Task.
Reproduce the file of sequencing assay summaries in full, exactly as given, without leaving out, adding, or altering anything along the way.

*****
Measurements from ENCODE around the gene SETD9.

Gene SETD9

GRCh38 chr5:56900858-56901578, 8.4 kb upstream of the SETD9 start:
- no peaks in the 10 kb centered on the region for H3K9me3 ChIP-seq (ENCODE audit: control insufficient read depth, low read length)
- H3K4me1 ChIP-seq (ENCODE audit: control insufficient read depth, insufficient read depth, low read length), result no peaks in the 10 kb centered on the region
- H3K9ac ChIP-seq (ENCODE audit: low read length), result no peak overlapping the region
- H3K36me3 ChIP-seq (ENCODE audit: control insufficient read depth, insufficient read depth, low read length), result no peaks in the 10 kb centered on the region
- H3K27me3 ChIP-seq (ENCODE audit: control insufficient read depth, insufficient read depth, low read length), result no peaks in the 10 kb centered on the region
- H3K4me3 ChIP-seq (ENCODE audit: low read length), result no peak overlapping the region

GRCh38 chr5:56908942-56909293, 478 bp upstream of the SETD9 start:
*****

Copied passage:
Measurements from ENCODE around the gene SETD9.

Gene SETD9

GRCh38 chr5:56900858-56901578, 8.4 kb upstream of the SETD9 start:
- no peaks in the 10 kb centered on the region for H3K9me3 ChIP-seq (ENCODE audit: control insufficient read depth, low read length)
- H3K4me1 ChIP-seq (ENCODE audit: control insufficient read depth, insufficient read depth, low read length), result no peaks in the 10 kb centered on the region
- H3K9ac ChIP-seq (ENCODE audit: low read length), result no peak overlapping the region
- H3K36me3 ChIP-seq (ENCODE audit: control insufficient read depth, insufficient read depth, low read length), result no peaks in the 10 kb centered on the region
- H3K27me3 ChIP-seq (ENCODE audit: control insufficient read depth, insufficient read depth, low read length), result no peaks in the 10 kb centered on the region
- H3K4me3 ChIP-seq (ENCODE audit: low read length), result no peak overlapping the region

GRCh38 chr5:56908942-56909293, 478 bp upstream of the SETD9 start: